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You don't have to head far to get on the river this summer. Spend a few hours to a few days paddling through tree-canopied rivers, with a different view of New Jersey to the industrial wasteland stereotype. Starting from easy to more challenging, try these five canoe trips in New Jersey:
Rahway River in Cranford: If you're just getting started or want to take young kids, you may want to start with an easy trip on the Rahway River in Cranford. Bring your own boat or rent from the century-old Cranford Canoe Club. You can bring your pets for this up-and-back river paddling experience. Make an afternoon of it, as you make your way three miles upstream to the waterfall and then back again.
Rentals go for two hours which is enough time (sometimes more than enough time) to do the trip once. If you're lucky, you might see turtles, ducks, deer and birds. Initially you'll paddle through a residential area. Don't expect any rapids—this is a quiet, peaceful experience, though this was the river that flooded Cranford during Hurricane Irene. When you're done on the water, grab a snack at the Canoe Club or poke around in downtown Cranford, which has its own small town charm.
Princeton: There are a number of places to paddle around the Princeton area, not far from campus. The easiest is on the historic Delaware & Raritan (D&R) Canal. The trip is flat and serene, and the standard route is two hours there and back. Or with a short portage from the canal, you can get to Stony Brook and Carnegie Lake, taking as much time as you want.
Your rental option in this area is Princeton Canoe and Kayak Rental, if you don't have a boat already. They'll give you a map with a selection of routes marked. In the water, look for turtles, geese, ducks and other water fowl.
Delaware Water Gap: For those seeking something more challenging, head to the Delaware River, where you'll drift between New Jersey and Pennsylvania, since this river is the dividing line. The river is mostly wide open with a few small-time rapids. Many start the trip at Dingman's Ferry, heading south to Bushkill, a half day 11-mile route. For more adventure, bring your camping gear aboard (in dry bags, of course) and head to one of the National Park Service's paddle-up sites for the night.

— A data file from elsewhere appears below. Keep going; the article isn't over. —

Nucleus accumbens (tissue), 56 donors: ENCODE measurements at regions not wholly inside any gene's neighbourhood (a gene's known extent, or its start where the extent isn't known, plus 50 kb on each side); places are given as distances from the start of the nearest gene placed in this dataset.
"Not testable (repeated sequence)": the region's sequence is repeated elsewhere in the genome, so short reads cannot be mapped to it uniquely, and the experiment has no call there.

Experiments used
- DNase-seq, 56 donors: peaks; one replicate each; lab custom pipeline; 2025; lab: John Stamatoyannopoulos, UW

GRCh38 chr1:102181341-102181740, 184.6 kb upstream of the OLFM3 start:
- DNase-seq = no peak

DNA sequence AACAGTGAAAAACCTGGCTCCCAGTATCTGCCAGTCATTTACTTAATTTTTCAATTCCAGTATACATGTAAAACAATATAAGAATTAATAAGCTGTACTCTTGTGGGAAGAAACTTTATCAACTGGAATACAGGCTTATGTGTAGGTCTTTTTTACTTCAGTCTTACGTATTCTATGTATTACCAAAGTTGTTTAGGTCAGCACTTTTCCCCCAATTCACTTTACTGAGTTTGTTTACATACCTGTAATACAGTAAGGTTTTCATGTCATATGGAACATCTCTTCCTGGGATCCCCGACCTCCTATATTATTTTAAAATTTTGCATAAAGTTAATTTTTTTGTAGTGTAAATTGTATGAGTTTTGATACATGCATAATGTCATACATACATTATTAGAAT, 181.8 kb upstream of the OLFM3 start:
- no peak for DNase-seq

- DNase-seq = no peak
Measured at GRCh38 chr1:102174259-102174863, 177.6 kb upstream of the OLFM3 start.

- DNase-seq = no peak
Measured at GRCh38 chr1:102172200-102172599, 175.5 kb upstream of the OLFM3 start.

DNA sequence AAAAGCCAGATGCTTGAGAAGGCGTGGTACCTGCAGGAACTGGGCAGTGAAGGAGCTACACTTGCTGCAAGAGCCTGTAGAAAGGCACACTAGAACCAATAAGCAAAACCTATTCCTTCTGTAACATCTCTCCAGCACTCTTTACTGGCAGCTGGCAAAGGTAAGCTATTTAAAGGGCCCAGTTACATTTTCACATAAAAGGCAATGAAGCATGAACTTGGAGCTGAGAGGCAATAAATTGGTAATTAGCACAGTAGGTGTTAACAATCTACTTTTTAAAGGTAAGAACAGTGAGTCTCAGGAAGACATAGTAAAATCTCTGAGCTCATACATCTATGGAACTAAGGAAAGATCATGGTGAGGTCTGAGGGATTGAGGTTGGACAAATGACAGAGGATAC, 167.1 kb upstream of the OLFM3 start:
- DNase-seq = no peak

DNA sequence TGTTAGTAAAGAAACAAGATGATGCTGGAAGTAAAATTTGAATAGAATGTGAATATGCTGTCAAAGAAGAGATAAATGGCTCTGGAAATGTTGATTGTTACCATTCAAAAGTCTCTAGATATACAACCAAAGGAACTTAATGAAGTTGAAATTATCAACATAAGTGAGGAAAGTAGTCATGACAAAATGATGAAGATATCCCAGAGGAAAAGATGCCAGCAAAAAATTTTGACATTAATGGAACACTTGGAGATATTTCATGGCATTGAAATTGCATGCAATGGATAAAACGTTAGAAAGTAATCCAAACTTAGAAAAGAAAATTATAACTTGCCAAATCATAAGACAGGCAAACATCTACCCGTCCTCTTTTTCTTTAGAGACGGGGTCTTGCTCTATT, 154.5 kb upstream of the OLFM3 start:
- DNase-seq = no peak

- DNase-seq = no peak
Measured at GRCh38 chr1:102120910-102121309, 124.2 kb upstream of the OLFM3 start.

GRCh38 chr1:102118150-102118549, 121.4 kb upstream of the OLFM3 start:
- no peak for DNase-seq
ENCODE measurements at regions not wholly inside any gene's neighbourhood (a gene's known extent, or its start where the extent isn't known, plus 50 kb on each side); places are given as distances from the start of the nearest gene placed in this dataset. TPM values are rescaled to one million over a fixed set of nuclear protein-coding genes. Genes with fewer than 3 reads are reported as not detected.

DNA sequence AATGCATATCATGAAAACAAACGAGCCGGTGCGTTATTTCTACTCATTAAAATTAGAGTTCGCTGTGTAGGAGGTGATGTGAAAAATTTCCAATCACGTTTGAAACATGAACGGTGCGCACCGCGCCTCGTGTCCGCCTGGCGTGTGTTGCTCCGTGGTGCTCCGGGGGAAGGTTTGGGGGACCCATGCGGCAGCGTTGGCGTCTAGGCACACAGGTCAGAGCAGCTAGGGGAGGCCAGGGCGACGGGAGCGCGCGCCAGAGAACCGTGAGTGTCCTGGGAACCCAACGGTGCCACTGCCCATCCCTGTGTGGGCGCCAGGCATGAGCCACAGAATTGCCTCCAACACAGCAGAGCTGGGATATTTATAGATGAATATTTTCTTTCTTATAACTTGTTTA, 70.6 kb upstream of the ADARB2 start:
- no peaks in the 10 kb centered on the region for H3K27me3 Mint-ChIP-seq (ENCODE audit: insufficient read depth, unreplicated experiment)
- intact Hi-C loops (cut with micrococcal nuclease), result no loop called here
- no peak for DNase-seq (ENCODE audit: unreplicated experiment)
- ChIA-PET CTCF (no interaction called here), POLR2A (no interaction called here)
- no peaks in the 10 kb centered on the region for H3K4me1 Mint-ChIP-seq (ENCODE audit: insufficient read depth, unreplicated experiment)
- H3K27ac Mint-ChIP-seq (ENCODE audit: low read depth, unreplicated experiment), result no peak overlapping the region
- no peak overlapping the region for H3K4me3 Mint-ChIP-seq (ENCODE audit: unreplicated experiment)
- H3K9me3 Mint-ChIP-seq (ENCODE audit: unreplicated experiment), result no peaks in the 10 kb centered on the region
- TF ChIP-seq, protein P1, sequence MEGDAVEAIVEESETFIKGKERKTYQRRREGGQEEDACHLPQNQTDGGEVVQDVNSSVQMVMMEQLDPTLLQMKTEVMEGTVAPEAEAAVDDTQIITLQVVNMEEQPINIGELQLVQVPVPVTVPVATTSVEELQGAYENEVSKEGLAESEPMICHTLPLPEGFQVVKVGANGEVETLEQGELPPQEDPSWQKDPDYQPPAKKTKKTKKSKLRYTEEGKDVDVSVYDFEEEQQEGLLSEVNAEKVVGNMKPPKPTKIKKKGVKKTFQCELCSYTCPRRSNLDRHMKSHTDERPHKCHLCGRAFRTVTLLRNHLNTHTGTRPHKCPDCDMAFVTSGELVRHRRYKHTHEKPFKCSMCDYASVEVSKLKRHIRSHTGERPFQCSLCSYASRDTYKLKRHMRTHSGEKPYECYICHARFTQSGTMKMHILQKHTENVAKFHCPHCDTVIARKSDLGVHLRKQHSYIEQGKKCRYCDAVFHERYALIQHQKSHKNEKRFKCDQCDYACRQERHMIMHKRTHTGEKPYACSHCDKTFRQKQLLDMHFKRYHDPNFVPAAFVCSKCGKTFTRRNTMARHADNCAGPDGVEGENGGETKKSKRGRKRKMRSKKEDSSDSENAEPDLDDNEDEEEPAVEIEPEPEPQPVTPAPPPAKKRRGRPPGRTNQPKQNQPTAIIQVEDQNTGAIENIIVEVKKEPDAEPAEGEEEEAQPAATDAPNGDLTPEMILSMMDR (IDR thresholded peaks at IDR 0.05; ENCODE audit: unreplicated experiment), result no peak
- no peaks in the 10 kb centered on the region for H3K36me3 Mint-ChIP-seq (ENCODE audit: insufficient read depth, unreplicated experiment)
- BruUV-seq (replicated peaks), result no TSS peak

They're first-come first-served, so don't start on the river too late if you want to camp legally. Arrange in advance for your pick-up spot, likely Delaware Water Gap— a 28 mile trip over two days. A number of outfitters can rent you canoes and ferry you to and from the river.
Oswego or Wading Rivers: These two scenic rivers in the Pine Barrens are great day trips. If you want to stay overnight, it's best to set up camp before you go at a nearby campground, then paddle each river for a day. You'll be in the Wharton State Forest, and you can choose routes that are two to eight hours long. You'll need to watch out for branches sticking into the river from the banks, and for logs you can't see under water.
The only time I ever flipped a canoe was in these waters—it was a technically challenging paddle. But never fear, Mick's Pine Barrens Canoe & Kayak Rental has the 411.
Mullica River: Still in the Pine Barrens, take this overnight canoe trip starting at Atsion or the old Mullica Camp. You'll end at Pleasant Mills. If the river isn't flowing high, you may have some short portages or logs to paddle over in the boat. Along the way look for turtles, birds and beavers, some of which make damns that can be... dare we say damning?
You'll find plenty of marshy and sandy banks for breaks, and you can camp at Mullica River Campground halfway, which is only accessible by boat, hiking or horseback. Pineland Adventures can set you up for the canoe trip. The historic Batso Village close to your take-out is a great place to explore, so make sure you'll arrive when they're open if you want to wander through any buildings. Founded in the late 1700s, this iron works complex later transitioned to glass production, housing workers and becoming its own village.
Deborah Abrams Kaplan writes adventure and family travel for the New York Daily News, Los Angeles Times, Miami Herald, Shape, Family Fun, Continental and Bankrate.com. You can find her at Twitter @JerseyKids or Facebook